Stenting for atherosclerotic renal artery stenosis: One poorly designed trial after another

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The role of stenting for atherosclerotic renal artery stenosis is hotly debated among different specialties.1,2 If we may generalize a bit, interventionalists (cardiologists, interventional radiologists, vascular surgeons, and vascular medicine specialists) have been in favor of liberal use of stenting, and nephrologists often favor medical therapy alone. And as with all controversial issues, each group feels rather strongly about its position.

Because few prospective randomized trials have been completed, the management of atherosclerotic renal artery stenosis has been guided by retrospective studies and case series. 3

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In this issue of the Cleveland Clinic Journal of Medicine, Dr. James Simon4 provides an excellent overview of the prevalence, natural history, and clinical presentation of atherosclerotic renal artery stenosis. In addition, he does an admirable job of reviewing the available prospective randomized trials and providing editorial commentary about the role of the various specialists in the management of renal artery disease. And while the title of his paper says that it is “time to be less aggressive,” Dr. Simon ultimately comes to the same conclusions that we do5 on the indications for renal artery stenting (see Table 3 of Dr. Simon’s article), which are those of the multidisciplinary 2006 American College of Cardiology/American Heart Association guidelines on the management of peripheral artery disease.3

So what then is all the controversy about? We all agree that prospective randomized trials that provide class I, level A evidence impart the only unbiased scientific information on the best treatment strategy for patients with renal artery disease. The basic controversial issue is the interpretation of these trials. We contend that the three randomized trials of stenting vs medical therapy published so far6–8 (see below) are so seriously flawed that it is impossible to make treatment decisions based on their results.

Since these trials were published in wellrespected journals, their results are often taken as gospel. However, careful review of each of these will reveal the flaws in study design and implementation.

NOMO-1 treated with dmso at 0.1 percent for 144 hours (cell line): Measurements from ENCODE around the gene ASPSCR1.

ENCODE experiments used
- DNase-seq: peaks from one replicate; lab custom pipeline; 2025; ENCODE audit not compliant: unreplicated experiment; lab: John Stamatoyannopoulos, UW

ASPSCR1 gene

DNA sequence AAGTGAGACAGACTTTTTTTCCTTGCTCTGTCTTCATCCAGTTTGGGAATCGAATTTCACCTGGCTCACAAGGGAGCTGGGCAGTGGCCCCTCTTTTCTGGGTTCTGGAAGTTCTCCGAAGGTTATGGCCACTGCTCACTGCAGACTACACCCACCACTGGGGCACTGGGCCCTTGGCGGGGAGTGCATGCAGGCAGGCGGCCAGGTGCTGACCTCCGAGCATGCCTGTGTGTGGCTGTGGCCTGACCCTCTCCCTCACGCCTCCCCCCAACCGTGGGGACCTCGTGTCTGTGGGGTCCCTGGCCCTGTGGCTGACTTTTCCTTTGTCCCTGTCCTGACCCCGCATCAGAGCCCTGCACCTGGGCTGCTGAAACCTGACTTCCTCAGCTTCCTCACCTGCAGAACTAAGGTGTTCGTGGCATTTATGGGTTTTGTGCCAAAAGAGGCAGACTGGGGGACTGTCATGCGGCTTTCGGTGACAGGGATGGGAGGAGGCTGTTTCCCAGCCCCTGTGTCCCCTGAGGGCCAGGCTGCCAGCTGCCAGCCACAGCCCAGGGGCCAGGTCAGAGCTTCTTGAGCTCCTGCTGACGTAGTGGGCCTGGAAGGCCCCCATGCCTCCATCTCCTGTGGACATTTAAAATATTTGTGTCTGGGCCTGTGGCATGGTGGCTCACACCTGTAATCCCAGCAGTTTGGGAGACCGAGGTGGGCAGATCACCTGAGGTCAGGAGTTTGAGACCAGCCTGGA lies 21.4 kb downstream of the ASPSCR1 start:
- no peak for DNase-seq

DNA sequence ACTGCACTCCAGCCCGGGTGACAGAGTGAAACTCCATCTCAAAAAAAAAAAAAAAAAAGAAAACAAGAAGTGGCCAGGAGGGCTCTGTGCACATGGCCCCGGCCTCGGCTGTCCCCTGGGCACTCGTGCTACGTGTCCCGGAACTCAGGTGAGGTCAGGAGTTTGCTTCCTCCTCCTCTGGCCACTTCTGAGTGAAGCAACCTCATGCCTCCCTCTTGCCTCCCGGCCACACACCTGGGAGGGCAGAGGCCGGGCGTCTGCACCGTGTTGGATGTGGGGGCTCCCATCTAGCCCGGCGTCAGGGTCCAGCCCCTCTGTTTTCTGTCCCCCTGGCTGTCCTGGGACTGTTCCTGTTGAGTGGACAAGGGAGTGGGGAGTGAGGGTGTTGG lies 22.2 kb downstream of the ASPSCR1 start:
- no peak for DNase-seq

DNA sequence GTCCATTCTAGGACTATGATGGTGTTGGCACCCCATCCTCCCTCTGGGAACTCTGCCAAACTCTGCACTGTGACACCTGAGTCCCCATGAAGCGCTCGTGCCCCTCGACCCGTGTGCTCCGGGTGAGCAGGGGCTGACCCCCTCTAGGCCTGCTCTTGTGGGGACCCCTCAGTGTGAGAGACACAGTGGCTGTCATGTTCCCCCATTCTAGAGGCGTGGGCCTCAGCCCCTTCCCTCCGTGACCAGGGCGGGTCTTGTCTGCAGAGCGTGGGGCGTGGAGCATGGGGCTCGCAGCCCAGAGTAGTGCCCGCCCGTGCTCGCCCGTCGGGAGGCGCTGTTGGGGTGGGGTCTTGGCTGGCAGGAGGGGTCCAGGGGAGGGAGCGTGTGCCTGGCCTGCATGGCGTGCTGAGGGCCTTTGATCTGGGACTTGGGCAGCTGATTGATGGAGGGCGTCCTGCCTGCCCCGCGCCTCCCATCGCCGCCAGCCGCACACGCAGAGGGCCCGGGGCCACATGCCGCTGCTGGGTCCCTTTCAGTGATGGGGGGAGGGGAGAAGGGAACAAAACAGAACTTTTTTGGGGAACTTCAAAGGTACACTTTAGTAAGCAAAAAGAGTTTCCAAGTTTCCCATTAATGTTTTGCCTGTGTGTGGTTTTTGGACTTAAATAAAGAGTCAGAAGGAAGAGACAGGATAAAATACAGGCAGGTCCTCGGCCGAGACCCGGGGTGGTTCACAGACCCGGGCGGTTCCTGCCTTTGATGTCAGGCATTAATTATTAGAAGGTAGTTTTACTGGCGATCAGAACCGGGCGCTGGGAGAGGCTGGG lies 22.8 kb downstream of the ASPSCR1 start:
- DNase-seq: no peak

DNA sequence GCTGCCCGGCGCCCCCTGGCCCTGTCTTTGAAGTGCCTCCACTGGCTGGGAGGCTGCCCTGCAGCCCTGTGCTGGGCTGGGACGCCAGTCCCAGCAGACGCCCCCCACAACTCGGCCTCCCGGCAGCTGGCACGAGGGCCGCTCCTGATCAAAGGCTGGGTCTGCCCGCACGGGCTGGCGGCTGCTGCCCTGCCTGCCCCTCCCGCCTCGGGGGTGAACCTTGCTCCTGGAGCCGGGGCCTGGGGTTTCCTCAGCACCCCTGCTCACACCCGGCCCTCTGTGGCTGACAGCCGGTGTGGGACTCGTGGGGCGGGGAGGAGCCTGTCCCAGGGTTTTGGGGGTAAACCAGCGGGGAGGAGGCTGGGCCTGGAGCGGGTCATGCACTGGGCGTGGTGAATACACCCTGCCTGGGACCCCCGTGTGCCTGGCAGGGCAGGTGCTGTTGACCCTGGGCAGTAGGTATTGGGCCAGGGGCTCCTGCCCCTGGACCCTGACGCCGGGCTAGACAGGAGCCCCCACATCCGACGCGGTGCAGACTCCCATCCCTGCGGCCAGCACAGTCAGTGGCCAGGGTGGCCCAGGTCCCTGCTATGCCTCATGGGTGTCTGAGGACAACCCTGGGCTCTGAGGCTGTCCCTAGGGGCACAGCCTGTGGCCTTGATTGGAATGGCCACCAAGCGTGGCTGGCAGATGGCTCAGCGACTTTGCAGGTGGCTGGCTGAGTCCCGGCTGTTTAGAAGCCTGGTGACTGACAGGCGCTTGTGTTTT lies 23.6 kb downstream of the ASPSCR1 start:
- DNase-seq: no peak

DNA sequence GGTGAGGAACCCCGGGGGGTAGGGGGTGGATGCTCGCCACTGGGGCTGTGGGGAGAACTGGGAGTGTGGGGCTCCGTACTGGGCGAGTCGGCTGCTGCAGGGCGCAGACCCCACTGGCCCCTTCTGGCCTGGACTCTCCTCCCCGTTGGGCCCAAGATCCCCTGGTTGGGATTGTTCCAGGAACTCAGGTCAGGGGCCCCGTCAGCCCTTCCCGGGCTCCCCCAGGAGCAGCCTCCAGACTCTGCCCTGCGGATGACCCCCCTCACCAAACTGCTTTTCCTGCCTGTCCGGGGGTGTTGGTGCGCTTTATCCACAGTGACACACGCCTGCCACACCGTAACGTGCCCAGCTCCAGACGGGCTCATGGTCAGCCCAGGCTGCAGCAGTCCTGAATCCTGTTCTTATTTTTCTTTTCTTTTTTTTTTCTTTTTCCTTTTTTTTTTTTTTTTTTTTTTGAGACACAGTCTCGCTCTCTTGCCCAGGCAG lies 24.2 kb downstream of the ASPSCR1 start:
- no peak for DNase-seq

In the Dutch Renal Artery Stenosis Intervention Cooperative (DRASTIC) trial,6 106 patients with renal artery stenosis and hypertension (diastolic blood pressure > 95 mm Hg) despite treatment with two antihypertensive medications were randomly assigned to either renal angioplasty (n = 56) or drug therapy (n = 50).

Authors’ conclusions

“In the treatment of patients with hypertension and renal-artery stenosis, angioplasty has little advantage over antihypertensive-drug therapy.”6

Four serious problems

As we discussed in a letter to the editor of the New England Journal of Medicine on August 10, 2000, this study had four serious problems that invalidate its authors’ conclusions.9

The sample size was insufficient to detect a significant difference between treatment groups. In other words, the chance of a type 2 statistical error is high.

Balloon angioplasty without stenting was used as the method of revascularization. Experts now recognize that stenting is required for renal artery intervention to have a durable result.3,5

Renal artery stenosis was defined as greater than 50% stenosis. This allowed a large number of patients to enter the trial who had hemodynamically and clinically insignificant lesions. Most clinicians believe that stenosis of less than 70% is not hemodynamically important.5,10,11

Twenty-two of the 50 patients randomized to medical therapy crossed over to the angioplasty group because their blood pressure became difficult to control. In other words, 44% of the patients in the medical group underwent angioplasty, an astounding percentage in an intention-to-treat analysis comparing one therapy with another.

Despite these serious flaws, the results of DRASTIC influenced therapy for years after its publication.


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